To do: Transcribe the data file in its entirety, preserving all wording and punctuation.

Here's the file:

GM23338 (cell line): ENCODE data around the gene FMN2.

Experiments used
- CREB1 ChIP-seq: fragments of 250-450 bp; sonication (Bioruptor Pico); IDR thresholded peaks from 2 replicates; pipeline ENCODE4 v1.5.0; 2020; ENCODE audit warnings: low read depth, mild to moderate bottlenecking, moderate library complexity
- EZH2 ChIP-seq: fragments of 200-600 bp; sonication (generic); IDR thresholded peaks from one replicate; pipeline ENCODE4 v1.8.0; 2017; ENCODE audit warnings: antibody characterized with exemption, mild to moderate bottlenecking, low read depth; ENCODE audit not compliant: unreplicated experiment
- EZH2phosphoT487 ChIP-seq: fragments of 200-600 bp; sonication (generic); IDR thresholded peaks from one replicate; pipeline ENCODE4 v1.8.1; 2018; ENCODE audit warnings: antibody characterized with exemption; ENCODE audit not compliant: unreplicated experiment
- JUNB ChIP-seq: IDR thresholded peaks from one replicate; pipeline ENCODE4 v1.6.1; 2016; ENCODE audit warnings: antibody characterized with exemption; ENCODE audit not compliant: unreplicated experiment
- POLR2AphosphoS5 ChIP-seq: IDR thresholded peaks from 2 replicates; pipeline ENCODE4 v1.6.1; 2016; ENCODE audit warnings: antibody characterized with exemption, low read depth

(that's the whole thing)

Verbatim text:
GM23338 (cell line): ENCODE data around the gene FMN2.

Experiments used
- CREB1 ChIP-seq: fragments of 250-450 bp; sonication (Bioruptor Pico); IDR thresholded peaks from 2 replicates; pipeline ENCODE4 v1.5.0; 2020; ENCODE audit warnings: low read depth, mild to moderate bottlenecking, moderate library complexity
- EZH2 ChIP-seq: fragments of 200-600 bp; sonication (generic); IDR thresholded peaks from one replicate; pipeline ENCODE4 v1.8.0; 2017; ENCODE audit warnings: antibody characterized with exemption, mild to moderate bottlenecking, low read depth; ENCODE audit not compliant: unreplicated experiment
- EZH2phosphoT487 ChIP-seq: fragments of 200-600 bp; sonication (generic); IDR thresholded peaks from one replicate; pipeline ENCODE4 v1.8.1; 2018; ENCODE audit warnings: antibody characterized with exemption; ENCODE audit not compliant: unreplicated experiment
- JUNB ChIP-seq: IDR thresholded peaks from one replicate; pipeline ENCODE4 v1.6.1; 2016; ENCODE audit warnings: antibody characterized with exemption; ENCODE audit not compliant: unreplicated experiment
- POLR2AphosphoS5 ChIP-seq: IDR thresholded peaks from 2 replicates; pipeline ENCODE4 v1.6.1; 2016; ENCODE audit warnings: antibody characterized with exemption, low read depth